Chest Pain Center Accreditation

Chest Pain Center Accreditation

After a detailed review and on-site survey, Eisenhower Medical Center has earned the highest designated Chest Pain Center Accreditation by the Society of Cardiovascular Patient Care (SCPC). In 2012, Eisenhower was the first medical center in the area to be Cycle IV accredited, the highest available level of accreditation.


The Society of Cardiovascular Patient Care is a patient centric non-profit international professional organization focused upon improving care for patients with acute coronary syndromes (ACS) and other heart conditions. The Society promotes protocol based medicine to address the diagnosis and treatment of acute coronary syndromes, acute decompensated heart failure, and to promote the adoption of process improvement science by health care providers.

To earn Chest Pain Center accreditation, a facility must successfully meet the Society's eight criteria:

  • Integration of the emergency department with the Emergency Medical System
  • Timely diagnosis and treatment of patients with ACS
  • Assessment of patients with low to moderate risk of ACS
  • Functional facility design
  • Organizational structure
  • Process improvement orientation
  • Community outreach, and personnel Competencies and training

Chest Pain Centers strive to quickly diagnose cardiac patients, begin treatment within minutes and significantly improve the chance of a positive outcome. Studies show that Chest Pain Centers reduce mortality rates by 37 percent. The emphasis of Chest Pain Centers includes focusing on high-risk patients as well as decreasing unnecessary admissions of low risk patients with chest pain. More than five million Americans visit hospitals each year with chest pain, but only ten to fifteen percent of the patients are diagnosed with an acute myocardial infarction, or heart attack. An estimated 50 to 60 percent of emergency department chest pain patients are admitted to coronary care units and most are found to be free of cardiac disease. Chest Pain Centers achieve success with early intervention and rapid initiation of therapy.

Heart attacks are the leading cause of death in the United States, with 600,000 people dying annually of heart disease. Only 13 percent of women consider heart disease their greatest health risk, yet it kills more women every year than the next seven causes of death combined - including cancer. Eighty-five percent of heart muscle damage occurs in the first two hours of a heart attack. Warning signs often include tightness or pressure in the chest and may also spread to the shoulders, neck and arms. Educating the public about these signs and symptoms allows Chest Pain Centers to assist more effectively in quickly diagnosing and treating patients.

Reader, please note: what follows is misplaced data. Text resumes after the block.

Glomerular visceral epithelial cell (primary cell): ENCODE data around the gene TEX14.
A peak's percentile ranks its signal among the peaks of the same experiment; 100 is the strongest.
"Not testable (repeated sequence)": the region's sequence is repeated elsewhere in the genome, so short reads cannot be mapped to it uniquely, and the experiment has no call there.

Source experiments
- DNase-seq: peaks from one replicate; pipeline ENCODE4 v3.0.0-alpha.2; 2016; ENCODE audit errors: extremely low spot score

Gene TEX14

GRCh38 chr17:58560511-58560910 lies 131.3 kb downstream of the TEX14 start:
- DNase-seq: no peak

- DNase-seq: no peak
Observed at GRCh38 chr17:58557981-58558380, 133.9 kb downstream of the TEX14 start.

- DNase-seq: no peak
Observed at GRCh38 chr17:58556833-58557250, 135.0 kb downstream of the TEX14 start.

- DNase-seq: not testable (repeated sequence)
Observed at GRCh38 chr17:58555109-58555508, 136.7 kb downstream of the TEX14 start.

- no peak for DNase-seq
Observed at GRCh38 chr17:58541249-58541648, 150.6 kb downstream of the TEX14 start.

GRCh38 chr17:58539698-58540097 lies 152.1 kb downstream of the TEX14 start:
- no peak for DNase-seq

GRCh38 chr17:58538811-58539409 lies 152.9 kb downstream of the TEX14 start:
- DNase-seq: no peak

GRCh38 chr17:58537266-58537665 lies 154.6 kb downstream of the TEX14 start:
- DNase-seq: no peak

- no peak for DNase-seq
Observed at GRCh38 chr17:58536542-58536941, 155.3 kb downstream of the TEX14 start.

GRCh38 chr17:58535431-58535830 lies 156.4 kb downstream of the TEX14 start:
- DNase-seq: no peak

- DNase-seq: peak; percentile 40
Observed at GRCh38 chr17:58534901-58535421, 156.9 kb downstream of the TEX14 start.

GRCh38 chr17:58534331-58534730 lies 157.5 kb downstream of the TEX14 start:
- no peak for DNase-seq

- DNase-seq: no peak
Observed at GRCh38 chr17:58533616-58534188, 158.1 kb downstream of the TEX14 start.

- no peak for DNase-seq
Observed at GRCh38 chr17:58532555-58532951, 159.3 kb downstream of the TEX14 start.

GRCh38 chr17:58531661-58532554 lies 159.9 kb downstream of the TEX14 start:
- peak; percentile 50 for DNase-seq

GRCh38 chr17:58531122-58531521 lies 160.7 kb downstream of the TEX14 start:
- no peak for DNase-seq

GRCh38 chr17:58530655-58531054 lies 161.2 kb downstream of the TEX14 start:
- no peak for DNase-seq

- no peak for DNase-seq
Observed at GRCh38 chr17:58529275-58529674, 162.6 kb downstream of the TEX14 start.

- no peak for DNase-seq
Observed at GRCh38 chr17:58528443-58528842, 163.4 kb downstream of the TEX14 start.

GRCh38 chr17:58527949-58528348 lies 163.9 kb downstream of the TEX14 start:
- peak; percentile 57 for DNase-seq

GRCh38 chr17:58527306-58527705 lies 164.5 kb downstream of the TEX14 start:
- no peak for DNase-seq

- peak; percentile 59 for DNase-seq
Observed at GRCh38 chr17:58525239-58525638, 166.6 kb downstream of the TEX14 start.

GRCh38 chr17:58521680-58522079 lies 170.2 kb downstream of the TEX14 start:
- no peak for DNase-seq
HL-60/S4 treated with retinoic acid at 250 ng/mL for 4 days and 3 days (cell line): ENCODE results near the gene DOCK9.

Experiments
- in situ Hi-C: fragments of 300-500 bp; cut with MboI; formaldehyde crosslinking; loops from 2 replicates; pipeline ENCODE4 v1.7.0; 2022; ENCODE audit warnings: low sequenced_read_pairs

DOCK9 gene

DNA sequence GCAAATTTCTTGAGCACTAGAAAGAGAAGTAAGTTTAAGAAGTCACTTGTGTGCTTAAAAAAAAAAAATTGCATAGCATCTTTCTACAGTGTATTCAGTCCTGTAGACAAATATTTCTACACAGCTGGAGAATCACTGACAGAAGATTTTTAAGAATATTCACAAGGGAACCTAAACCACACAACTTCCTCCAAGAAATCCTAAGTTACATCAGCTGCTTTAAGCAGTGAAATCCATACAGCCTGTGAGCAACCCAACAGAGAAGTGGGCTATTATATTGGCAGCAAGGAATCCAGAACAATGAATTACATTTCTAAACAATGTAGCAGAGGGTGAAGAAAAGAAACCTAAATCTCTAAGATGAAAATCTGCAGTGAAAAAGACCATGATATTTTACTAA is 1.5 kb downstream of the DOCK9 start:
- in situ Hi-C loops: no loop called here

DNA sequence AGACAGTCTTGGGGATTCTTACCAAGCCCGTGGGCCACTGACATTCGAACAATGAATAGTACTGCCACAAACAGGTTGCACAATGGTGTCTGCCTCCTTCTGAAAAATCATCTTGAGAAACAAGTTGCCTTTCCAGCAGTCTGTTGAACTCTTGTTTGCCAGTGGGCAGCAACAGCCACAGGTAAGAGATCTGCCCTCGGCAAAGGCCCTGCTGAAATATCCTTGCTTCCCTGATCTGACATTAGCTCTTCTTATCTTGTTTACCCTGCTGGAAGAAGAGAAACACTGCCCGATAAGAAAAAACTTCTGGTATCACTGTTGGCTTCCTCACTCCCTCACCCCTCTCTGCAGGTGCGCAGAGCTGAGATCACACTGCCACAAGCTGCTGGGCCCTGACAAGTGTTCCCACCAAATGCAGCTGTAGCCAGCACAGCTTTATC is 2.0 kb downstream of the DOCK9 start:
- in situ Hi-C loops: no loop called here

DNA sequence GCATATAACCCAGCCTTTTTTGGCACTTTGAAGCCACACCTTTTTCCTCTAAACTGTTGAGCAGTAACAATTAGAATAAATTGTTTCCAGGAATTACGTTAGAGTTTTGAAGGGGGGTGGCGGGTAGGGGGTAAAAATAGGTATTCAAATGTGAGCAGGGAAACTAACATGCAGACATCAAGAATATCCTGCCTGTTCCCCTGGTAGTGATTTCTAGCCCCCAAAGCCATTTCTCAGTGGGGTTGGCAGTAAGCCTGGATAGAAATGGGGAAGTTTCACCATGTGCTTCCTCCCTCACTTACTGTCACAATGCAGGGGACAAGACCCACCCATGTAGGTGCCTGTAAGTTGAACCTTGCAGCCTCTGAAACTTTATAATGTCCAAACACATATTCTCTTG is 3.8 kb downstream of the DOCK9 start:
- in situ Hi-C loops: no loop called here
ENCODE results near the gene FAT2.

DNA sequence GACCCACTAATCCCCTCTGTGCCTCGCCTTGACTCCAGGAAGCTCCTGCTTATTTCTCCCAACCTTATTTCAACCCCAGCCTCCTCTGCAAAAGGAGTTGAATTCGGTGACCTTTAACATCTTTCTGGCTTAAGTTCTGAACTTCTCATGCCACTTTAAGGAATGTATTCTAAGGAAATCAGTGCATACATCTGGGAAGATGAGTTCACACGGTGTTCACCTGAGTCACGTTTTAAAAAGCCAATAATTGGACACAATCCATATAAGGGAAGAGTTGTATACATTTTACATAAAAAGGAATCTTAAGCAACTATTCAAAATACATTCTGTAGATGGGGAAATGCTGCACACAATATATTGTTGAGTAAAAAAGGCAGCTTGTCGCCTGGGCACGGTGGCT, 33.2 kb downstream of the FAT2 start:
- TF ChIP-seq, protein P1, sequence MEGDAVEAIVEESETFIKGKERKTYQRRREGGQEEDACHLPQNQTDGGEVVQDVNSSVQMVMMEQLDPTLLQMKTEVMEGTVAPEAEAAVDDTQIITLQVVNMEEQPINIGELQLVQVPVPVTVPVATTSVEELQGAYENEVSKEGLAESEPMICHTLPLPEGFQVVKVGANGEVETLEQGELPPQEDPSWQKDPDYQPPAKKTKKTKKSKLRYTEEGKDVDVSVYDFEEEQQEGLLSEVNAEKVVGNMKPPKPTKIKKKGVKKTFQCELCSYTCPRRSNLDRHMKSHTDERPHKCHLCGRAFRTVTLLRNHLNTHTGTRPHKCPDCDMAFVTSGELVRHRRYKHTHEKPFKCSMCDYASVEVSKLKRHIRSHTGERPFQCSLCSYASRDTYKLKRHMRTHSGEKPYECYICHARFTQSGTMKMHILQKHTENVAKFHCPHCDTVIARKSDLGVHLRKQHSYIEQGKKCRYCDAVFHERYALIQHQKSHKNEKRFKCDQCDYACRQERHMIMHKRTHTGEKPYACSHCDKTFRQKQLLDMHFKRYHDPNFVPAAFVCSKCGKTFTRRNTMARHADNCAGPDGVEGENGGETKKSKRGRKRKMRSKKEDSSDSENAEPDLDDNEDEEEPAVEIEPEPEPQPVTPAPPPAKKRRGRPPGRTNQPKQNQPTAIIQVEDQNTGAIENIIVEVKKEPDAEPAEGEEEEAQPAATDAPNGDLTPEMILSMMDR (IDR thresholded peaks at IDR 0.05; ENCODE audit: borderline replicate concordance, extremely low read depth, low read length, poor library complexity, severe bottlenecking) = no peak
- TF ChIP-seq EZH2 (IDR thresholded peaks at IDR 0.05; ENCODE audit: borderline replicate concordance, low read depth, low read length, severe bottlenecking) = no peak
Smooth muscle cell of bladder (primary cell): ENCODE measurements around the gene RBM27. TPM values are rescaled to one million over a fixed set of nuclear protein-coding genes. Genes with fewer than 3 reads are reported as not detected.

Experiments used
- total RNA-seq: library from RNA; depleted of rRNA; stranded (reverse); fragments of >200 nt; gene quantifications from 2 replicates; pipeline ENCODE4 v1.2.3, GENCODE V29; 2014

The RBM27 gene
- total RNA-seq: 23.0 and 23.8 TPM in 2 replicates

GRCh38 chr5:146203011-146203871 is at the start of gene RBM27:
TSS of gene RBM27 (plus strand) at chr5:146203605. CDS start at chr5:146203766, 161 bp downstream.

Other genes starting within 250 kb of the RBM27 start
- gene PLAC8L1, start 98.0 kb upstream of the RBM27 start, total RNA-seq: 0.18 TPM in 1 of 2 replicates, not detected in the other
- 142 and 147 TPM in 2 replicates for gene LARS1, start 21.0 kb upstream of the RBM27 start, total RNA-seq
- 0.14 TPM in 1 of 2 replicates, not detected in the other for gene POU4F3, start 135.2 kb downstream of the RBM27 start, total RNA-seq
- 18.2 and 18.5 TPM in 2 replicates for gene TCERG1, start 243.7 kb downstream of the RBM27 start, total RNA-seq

The Chest Pain Center provides fast, state-of-the-art treatment to prevent heart attacks. A highly skilled team with advanced knowledge in the management of heart attacks provides rapid therapy to all our chest pain patients. Being treated at a Cardiovascular Center of Excellence can make the difference between life and death.

Know the Warning Signs
Most heart attacks can be minimized or stopped by seeking immediate medical attention. The key is recognizing the warning signs that your body is telling you.

  • Chest Pain is a Symptom of a Heart Attack.
  • In the event of a medical emergency, please dial 911.

Chest pain is the most common symptom associated with a heart attack. But you might also have any of the following heart attack symptoms:

  • Throat or jaw pain radiating to the left shoulder
  • Pain that radiates down the left arm
  • Shortness of breath
  • Mid-back pain radiating to the chest
  • Chest tightness or pressure>
  • Chest discomfort (severe heartburn unrelieved with antacids)

These symptoms may also be accompanied by:

  • Fainting
  • Nausea
  • Sweating
  • Dizziness

Don't ever ignore a heart attack symptom. Because the longer you wait to get help, the greater the chance your heart will be permanently damaged. If you ever feel any of these symptoms... immediately call 911.


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